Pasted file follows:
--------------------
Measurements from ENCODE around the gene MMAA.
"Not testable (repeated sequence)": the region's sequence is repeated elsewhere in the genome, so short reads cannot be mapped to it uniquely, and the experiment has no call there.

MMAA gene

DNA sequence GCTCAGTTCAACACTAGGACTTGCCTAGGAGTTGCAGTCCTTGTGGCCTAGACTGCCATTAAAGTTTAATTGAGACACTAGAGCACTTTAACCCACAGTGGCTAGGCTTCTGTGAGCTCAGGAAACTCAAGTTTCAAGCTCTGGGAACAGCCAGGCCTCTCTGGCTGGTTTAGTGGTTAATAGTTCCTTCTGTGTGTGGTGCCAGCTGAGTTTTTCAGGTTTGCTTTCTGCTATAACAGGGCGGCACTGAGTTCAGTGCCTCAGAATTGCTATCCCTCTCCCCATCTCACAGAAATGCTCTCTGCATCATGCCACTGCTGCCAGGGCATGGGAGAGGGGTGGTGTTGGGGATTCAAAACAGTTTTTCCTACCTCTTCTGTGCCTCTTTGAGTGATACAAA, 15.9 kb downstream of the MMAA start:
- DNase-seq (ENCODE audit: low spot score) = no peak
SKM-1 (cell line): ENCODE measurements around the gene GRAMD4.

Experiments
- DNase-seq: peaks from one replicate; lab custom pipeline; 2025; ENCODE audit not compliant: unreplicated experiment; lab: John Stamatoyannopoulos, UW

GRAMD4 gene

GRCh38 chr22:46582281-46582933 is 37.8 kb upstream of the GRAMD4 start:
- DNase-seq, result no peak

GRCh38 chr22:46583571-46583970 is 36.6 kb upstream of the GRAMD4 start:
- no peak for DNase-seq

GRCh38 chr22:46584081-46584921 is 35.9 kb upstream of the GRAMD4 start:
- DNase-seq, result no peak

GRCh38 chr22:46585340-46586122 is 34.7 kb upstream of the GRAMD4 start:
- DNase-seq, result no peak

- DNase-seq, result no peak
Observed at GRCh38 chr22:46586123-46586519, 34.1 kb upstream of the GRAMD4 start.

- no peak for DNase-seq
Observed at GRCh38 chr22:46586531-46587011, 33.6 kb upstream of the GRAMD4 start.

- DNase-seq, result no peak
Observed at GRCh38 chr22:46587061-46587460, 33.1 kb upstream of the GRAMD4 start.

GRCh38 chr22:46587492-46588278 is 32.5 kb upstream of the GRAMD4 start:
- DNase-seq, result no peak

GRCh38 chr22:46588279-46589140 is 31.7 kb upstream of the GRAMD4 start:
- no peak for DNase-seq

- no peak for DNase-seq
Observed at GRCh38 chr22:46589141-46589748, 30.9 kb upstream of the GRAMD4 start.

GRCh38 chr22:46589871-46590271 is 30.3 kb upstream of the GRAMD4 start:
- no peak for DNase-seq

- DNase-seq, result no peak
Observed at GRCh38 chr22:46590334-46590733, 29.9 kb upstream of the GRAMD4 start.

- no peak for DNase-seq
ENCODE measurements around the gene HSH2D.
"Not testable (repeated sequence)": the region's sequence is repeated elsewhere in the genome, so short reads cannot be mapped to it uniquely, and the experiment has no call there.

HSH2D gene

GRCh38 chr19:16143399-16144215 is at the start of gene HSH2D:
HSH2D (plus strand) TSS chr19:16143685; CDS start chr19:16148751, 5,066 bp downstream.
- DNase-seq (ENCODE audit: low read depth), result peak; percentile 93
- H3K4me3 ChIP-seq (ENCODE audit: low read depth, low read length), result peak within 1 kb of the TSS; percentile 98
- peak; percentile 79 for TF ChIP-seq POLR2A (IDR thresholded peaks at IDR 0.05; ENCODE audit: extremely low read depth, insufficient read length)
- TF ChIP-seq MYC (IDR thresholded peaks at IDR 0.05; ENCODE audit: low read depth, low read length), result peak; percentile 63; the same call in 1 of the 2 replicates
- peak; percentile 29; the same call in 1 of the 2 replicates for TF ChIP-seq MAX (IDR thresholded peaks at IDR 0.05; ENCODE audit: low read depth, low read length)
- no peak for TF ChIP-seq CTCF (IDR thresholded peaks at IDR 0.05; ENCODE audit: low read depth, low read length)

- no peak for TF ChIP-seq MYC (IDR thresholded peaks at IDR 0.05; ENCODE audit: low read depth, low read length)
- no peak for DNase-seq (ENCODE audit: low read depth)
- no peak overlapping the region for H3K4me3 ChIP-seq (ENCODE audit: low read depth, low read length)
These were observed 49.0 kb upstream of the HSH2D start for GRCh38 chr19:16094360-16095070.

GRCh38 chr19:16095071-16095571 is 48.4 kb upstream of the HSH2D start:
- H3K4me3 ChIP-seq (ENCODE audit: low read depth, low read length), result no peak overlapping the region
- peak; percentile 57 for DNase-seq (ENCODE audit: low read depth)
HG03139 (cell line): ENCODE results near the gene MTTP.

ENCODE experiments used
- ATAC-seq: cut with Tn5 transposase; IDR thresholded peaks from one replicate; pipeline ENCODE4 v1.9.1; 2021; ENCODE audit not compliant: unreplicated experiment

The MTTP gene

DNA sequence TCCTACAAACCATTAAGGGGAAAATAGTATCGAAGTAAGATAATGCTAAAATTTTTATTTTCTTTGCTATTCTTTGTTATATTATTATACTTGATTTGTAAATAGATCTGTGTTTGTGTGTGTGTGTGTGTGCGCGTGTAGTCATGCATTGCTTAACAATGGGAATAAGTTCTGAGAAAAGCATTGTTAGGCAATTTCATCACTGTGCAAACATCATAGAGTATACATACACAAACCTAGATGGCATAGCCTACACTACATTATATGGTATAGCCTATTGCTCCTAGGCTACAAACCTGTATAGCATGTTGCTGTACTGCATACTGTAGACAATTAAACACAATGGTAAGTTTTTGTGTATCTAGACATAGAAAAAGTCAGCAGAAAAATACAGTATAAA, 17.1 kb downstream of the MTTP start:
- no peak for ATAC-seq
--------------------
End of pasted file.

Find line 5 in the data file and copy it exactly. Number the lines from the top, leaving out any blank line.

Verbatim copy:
- DNase-seq (ENCODE audit: low spot score) = no peak